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The Multiple Sclerosis Patient Journey - Episode 8

TRIUMPHANT-MS Trial for Multiple Sclerosis

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Negative results of the TRIUMPHANT-MS trial for treatment of fatigue in multiple sclerosis.

June Halper, MSN, MSCN: I know when I was logging on to ACTRIMS-ECTRIMS most recently that virtual 2020, there were a couple of studies. One was called TRIUMPHANT-MS trial of methylphenidate, modafinil, and amantadine. I remember Dr. Anne Cross, Lauren Krupp and I, did a study many, many years ago. Can you comment on that? It was kind of interesting.

Patricia K. Coyle, MD: TRIUMPHANT was a PCORI-funded study run at Johns Hopkins principally, and the goal was to test three of the top agents that are used to treat fatigue against placebo. And they entered 141 MS [multiple sclerosis] patients and they really did rolling crossover studies where for four weeks they would be on placebo or one of the three agents that you had mentioned with two week washouts. They did this study because the observation had been that the data, the clinical data supporting drugs helping fatigue is really weak. They wanted to take out these three principle agents and formally test them. They used a patient-reported outcome called the Modified Fatigue Impact Scale or MFIS as the outcome. None of these three top treatments for fatigue showed any significant impact on fatigue compared to placebo. It was a bust.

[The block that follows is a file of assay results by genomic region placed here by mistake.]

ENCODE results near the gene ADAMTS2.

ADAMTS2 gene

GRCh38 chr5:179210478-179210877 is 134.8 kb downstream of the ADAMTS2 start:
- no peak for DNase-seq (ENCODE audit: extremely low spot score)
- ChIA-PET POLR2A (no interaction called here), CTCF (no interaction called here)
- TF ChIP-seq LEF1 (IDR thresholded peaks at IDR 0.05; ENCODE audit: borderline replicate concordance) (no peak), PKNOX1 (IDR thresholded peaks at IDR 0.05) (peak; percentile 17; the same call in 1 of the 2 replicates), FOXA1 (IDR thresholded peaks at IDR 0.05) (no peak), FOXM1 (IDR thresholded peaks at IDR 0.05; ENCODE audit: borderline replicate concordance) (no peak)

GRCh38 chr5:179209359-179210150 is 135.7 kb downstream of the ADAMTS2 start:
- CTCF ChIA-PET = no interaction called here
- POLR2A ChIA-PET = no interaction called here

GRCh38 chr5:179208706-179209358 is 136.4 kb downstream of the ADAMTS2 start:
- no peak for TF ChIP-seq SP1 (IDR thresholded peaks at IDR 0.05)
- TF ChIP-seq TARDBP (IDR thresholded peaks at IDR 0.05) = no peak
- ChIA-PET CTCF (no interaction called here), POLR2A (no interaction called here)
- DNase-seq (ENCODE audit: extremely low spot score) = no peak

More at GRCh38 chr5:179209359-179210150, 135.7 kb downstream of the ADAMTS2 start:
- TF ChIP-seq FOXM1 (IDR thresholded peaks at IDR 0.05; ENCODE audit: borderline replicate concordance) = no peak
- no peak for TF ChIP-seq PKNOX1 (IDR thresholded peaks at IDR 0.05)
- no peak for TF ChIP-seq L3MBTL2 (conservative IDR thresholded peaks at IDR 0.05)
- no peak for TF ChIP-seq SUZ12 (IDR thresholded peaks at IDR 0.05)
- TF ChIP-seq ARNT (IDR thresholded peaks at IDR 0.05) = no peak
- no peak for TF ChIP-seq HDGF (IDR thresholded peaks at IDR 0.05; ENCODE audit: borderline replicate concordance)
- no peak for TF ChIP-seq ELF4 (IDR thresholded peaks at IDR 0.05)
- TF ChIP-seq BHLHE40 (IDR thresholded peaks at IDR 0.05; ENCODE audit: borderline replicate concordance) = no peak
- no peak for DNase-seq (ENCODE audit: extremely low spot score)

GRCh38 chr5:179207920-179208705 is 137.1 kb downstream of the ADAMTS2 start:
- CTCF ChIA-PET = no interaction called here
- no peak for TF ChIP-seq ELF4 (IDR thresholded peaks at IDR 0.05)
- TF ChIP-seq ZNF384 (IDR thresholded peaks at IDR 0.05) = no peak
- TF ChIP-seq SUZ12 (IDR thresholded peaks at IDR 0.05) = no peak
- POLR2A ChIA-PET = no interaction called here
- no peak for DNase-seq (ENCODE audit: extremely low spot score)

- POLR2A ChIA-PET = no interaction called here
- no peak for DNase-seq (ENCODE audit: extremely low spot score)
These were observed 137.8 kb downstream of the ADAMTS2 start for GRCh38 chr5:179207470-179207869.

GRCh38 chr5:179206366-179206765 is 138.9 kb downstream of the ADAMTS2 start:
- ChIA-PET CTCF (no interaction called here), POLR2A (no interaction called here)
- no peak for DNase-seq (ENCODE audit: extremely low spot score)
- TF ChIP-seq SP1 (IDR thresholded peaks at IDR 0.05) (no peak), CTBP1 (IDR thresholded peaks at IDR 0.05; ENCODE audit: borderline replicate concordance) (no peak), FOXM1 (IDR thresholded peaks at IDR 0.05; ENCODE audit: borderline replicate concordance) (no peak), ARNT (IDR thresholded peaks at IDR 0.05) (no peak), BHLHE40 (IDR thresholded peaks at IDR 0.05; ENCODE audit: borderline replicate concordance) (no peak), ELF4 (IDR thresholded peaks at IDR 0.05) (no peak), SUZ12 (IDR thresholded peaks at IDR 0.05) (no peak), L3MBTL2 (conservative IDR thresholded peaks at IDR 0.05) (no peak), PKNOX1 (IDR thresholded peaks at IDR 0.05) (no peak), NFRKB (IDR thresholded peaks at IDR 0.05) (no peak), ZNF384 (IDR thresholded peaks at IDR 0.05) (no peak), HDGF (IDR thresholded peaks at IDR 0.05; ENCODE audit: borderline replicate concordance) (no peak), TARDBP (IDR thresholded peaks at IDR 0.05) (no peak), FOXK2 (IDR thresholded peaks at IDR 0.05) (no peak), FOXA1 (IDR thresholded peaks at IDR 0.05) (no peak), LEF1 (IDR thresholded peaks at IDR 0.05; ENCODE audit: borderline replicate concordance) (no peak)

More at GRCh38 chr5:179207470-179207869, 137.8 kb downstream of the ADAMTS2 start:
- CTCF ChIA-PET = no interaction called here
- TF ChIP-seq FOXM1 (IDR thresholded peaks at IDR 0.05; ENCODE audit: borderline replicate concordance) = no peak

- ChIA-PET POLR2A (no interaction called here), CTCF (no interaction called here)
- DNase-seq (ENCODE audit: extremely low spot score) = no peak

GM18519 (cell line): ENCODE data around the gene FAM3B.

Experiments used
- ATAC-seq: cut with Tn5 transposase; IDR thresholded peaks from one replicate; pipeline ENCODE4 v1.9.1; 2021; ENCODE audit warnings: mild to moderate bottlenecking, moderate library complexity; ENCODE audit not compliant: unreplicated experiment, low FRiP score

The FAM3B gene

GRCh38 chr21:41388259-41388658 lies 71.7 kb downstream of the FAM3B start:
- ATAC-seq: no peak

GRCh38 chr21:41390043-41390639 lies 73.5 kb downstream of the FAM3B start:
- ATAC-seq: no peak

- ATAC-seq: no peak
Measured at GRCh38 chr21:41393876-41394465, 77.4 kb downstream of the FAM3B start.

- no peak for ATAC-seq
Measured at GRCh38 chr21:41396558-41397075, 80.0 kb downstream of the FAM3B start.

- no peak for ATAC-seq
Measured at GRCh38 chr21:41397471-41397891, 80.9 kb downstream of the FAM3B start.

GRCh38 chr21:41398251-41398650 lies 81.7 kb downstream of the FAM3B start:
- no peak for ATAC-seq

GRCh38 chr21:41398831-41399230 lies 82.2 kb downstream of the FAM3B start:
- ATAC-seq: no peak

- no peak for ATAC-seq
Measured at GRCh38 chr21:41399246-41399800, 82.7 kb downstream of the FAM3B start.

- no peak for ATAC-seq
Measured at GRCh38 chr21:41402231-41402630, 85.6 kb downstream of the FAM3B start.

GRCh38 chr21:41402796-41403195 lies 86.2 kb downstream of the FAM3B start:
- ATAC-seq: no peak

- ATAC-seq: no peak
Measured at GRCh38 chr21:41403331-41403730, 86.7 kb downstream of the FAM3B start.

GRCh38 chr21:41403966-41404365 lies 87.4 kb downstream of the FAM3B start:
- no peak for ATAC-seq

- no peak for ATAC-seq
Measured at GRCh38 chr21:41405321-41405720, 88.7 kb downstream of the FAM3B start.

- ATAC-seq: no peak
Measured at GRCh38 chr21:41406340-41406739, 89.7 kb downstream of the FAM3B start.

June Halper, MSN, MSCN: Oh wow.

Patricia K. Coyle, MD: They failed to show benefit for any of the three drugs. Now, of course, they argued, well, it’s only 141 patients. They did a post hoc analysis and those that had increased daytime sleepiness did show a response to methylphenidate and modafinil. But that’s a post hoc analysis. You can’t count it. It just emphasizes that we use drugs to treat fatigue, it’s only one of a systematic multicentric approach. And I wouldn't be so encouraging about it. I tell my patients there’s a 50% chance, but one on one somebody might really get a benefit from treatment with a drug, medication, but there are other ways to treat fatigue as well.

June Halper, MSN, MSCN: I remember when we did the study, God, it’s got to be in the midle 80s with Lauren Krupp, and we did it at Holy Name, we had the same result. It was really nothing outstanding.

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